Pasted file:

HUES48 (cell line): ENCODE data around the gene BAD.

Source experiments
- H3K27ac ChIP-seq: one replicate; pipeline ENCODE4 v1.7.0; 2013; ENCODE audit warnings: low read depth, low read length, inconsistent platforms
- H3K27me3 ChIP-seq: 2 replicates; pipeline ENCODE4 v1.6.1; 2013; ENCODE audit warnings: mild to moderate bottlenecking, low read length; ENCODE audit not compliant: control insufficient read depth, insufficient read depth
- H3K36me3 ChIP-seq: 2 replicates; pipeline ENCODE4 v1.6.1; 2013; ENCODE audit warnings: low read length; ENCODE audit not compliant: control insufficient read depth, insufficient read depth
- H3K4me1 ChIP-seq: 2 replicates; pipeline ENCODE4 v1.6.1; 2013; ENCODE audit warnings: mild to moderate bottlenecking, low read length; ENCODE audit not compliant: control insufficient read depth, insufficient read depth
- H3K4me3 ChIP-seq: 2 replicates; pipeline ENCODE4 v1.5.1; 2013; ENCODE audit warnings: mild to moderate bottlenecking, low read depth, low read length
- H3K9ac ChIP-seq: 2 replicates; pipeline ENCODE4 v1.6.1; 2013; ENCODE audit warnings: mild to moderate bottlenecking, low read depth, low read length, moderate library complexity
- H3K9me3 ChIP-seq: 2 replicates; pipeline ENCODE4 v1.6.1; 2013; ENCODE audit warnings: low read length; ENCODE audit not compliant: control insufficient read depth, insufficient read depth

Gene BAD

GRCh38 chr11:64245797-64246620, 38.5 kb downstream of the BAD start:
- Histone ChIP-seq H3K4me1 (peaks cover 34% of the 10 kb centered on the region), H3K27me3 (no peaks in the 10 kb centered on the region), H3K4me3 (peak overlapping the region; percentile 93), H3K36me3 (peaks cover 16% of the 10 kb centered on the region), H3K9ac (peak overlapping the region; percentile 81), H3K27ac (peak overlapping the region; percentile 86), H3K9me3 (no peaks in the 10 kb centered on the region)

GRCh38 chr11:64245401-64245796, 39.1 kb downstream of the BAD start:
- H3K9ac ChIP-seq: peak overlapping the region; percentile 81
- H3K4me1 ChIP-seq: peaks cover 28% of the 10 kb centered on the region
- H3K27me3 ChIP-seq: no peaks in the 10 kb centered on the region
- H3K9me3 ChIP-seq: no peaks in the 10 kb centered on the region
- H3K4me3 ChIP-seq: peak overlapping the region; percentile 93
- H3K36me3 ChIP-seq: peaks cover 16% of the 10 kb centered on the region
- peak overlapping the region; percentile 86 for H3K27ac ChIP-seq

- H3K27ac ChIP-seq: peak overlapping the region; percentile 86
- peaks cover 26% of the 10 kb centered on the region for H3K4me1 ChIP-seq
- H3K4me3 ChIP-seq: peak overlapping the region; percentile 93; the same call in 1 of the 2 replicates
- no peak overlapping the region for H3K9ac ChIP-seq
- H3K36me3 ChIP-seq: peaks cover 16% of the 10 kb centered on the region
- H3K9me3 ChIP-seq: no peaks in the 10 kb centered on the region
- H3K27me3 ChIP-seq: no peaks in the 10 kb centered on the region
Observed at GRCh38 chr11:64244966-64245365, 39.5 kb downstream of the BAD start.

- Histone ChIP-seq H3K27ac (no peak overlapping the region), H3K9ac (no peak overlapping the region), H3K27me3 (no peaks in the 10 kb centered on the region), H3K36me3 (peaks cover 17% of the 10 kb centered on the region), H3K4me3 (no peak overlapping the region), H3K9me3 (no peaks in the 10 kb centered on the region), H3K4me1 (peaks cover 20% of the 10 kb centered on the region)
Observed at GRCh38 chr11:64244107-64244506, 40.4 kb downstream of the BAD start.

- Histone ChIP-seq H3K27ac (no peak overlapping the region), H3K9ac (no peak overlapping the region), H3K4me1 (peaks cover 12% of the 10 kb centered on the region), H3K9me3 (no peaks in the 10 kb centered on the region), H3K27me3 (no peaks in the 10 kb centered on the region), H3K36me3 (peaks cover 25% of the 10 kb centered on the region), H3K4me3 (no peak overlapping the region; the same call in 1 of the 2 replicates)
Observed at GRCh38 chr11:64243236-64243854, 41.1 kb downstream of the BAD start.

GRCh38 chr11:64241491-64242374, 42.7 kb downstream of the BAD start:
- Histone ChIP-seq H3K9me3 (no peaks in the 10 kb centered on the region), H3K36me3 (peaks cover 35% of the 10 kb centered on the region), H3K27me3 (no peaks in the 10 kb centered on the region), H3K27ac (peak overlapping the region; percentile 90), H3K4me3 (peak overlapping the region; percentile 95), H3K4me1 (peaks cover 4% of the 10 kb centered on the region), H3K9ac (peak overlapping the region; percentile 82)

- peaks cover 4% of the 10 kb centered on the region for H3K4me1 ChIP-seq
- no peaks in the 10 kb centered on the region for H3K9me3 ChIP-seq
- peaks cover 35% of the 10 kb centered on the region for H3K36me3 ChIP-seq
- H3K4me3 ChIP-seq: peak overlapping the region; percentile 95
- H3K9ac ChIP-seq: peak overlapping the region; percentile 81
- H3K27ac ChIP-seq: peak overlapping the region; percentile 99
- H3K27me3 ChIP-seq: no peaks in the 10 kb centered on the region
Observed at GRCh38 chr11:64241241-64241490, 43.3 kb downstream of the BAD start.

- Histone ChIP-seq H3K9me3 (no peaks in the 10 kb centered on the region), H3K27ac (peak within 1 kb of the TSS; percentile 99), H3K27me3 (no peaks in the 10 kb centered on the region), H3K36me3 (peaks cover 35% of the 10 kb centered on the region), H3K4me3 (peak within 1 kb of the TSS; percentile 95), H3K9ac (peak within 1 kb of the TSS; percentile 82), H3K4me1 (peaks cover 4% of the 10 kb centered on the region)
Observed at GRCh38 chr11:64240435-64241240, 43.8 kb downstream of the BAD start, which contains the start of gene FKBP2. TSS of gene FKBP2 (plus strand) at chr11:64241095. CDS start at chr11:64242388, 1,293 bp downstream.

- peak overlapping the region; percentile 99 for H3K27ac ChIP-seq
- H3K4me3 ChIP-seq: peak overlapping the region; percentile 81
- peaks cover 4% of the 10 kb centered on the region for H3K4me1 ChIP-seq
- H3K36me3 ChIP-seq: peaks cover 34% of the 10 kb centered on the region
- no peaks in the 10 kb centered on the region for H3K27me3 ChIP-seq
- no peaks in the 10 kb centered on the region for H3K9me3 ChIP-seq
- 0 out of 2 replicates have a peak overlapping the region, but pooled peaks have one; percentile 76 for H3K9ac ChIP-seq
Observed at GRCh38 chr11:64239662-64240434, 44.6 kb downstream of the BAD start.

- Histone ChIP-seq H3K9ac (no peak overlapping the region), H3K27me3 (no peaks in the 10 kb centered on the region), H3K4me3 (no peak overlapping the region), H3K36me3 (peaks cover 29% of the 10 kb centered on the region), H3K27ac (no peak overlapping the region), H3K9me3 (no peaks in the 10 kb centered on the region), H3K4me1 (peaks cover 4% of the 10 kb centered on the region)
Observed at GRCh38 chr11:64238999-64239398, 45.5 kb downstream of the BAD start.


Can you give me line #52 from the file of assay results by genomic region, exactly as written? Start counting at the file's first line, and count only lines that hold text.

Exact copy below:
Observed at GRCh38 chr11:64239662-64240434, 44.6 kb downstream of the BAD start.